Close your eyes, see them for real.
Close your eyes, and be on that hill.

Thursday, December 9, 2010

William Haston Wardle, My Great Grandfather

William Haston and Anne Sorenson Wardle


William Haston far left, Uncle Doon, two sons-in-law and sons Wilford, Reed, Leo, Vernal, Orrin and grandson Dennis

William Haston, Audrey Wardle Chase, Kenneth Chase, Wilford Wardle Sr.


William Haston and Anne Sorenson Wardle

b: Leo, Wilford, Orring, William Haston, Vernal, Reed, Norval f: Delilah, Anne Sorenson, Mary Ann, Elbirdie (Leroy absent)

William Haston is second from right with Sophia (stepmother) and Charles and Hannah
 William was the only son of his birth mother Mary Ashton.  His father was Isaac Wardle.  His mother passed away shortly after birth and the tender age of 16.  William was raised by his father's third wife, Sophia Myers Wardle.  Our family lore indicates that his mother wanted to name him after her father William Ashton.  However on her death bed, her cockney accent was thick, and his middle name came out as Haston rather than Ashton.
b: Wilford, Audrey, Melissa, Mary, Anne (mother) Aunt Hattie f: Birdie, Delilah, Orrin, William (father) Week of July 4 1916

Half brothers, Charles, William Silas

Uncle Doon (Junius), Aunt Edna, Aunt Mary Peterson, Anne and William

William and Anne marriage photo

William and Anne center with children and grandchildren

William Haston

Tuesday, December 7, 2010

The Last Crossing of the Platt River

The Last Crossing of the Platt, at present day Casper, marked the beginning of the tragedy ad struggle for the Martin Handcart Company.  Crossing the river, just as winter cam on, was trying or the Saints.  But there was a bridge over the Platt just a few miles from the the handcart company forded. 

The book Westward documents this, as well as he reason for not using the bridge:


The first of these bridges, built by a French frontiersman, Reshaw, spanned the river just east of the site of Casper.  It was there in 1857 [6] when the belated Mormon handcart companies trailed by.  Members of those companies have told the writer that they would have used this bridge, but they could not pay the high tolls.  As an alternative they had to pull their cars through the cold stream, which nearly swept some of the women and children down with it.  That same afternoon a bitter wind froze their water-soaked clothing and bedding; and a snowfall at night took a heavy toll of lives.  This was the beginning of one of the major tragedies of the plains. (Driggs, Howard,  P. 87)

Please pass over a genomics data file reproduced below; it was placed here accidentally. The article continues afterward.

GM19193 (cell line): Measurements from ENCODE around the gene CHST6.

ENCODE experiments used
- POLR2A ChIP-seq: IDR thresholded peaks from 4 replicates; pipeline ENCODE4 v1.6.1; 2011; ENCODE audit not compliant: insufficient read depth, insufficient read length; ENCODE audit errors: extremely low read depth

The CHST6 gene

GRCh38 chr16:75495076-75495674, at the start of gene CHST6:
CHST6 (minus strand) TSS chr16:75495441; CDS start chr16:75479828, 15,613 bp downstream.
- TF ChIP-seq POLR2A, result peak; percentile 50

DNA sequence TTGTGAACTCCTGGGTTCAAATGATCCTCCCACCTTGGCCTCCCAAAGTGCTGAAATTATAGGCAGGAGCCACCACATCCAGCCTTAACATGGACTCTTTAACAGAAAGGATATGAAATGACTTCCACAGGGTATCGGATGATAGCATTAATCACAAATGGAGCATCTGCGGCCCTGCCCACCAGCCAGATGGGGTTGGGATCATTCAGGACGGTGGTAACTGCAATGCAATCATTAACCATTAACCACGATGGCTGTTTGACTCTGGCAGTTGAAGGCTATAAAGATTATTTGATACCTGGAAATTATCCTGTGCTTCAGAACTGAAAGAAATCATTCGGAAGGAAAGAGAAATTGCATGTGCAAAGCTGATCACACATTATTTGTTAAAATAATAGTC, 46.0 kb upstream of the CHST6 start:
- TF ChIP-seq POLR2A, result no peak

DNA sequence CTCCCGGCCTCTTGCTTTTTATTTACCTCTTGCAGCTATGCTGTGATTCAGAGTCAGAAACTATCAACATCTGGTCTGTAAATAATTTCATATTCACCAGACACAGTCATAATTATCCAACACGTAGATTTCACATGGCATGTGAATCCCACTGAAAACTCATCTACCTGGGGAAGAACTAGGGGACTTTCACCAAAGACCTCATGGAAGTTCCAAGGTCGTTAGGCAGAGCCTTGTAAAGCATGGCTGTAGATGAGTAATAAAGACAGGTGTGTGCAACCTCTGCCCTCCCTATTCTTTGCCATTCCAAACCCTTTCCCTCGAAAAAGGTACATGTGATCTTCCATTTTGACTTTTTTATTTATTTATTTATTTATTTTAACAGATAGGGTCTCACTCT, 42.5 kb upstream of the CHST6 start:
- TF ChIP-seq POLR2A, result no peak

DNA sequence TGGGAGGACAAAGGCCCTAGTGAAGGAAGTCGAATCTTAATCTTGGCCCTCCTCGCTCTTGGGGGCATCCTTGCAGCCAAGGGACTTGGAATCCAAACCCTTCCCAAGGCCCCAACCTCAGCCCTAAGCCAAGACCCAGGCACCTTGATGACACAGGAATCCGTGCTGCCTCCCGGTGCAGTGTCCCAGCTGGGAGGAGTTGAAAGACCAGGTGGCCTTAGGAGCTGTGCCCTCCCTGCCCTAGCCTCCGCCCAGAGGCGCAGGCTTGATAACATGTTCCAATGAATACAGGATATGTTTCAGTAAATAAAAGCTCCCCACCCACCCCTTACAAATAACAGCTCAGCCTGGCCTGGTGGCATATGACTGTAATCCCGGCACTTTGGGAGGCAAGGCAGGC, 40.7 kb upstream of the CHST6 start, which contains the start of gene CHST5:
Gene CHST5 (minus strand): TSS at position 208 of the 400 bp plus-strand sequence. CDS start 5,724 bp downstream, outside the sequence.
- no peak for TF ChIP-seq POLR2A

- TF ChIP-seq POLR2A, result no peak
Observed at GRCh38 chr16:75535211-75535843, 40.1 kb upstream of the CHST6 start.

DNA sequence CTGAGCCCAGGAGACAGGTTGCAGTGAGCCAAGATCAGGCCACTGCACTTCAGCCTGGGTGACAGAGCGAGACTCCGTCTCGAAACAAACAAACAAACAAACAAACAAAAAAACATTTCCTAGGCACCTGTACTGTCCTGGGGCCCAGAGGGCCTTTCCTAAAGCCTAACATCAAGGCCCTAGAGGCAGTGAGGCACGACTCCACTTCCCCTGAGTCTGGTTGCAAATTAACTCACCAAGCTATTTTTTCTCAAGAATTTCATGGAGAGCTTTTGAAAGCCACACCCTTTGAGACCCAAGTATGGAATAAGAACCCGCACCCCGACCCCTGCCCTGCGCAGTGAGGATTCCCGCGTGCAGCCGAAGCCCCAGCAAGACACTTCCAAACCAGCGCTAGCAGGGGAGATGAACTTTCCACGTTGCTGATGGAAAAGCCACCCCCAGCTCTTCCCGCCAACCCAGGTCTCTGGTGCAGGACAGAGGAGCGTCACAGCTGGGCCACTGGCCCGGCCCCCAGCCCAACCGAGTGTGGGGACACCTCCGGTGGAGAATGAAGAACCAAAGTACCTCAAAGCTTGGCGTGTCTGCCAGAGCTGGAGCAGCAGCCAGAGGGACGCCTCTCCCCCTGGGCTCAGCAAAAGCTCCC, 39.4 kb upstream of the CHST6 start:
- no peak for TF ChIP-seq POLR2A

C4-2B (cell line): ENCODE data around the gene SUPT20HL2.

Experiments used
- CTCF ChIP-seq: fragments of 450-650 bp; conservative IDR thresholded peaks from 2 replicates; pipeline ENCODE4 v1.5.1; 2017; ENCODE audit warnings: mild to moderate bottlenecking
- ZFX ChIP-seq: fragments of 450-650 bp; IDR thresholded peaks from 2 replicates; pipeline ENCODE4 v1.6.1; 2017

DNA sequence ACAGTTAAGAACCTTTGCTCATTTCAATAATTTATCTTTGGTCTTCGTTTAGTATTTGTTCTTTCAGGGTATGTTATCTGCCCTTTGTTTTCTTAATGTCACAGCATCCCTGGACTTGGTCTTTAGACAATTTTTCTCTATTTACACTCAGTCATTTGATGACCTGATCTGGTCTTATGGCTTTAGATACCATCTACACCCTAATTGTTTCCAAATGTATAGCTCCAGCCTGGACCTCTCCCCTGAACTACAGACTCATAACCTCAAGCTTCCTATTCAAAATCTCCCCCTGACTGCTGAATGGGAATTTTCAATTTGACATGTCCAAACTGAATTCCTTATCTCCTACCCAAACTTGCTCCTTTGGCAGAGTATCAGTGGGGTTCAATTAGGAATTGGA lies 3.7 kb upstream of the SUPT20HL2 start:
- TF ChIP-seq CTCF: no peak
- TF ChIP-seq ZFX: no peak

Isaac Wardle indicated that the handcart troubles started at this river crossing.

Isaac indicated that the serious problems for the company started after the last crossing of the Platte River:

…We encountered a sever[e] snow storm at Platt[e] Bridge this was early in October. Then our old men and women and some of the younger children began to give out and to get sick and many of them died which I helped bury, but we kept moving on a little every day in spite of the cold and hardships. At one time I became so weary and over come with cold that I fell down and was forced to lay there for some time. About this time one day while we were stopped for noon two men rode into our camp, they were "Joseph Young" and Ephraim Hanks who had come to tell us that men where coming to meet us with teams and wagons from Salt Lake City.  (Church History, Wardle)

Two who forded the Platt


Thursday, December 2, 2010

Mural from Grandma's Church


This mural is the back of the chapel in the church in Logan on the corner of 100 East and 100 North.

Cold in Wyoming and Utah

It was cold on our trip to Utah (10 and a half hours from my sister's house to Utah) and was thinking of complaining.  However our travels eventually took us to Evanston.  The windshield wiper fluid froze in our car.  I had to get out and throw snow, or washer fluid on the windshield to clean it, as the moisture on the rode would make it hard to see through the windshield.  It was cold as we were traveling early.

Echo Canyon


Devil's Slide
But as we traveled through Echo Canyon, and into the Evanston area, I had to think of the handcart pioneers who were in the cold for over a month, with no shelter other than a tent and no heat other than a campfire.  I was inconvenienced.  But never was my life threatened, or was I subject to frostbite.  How did they survive?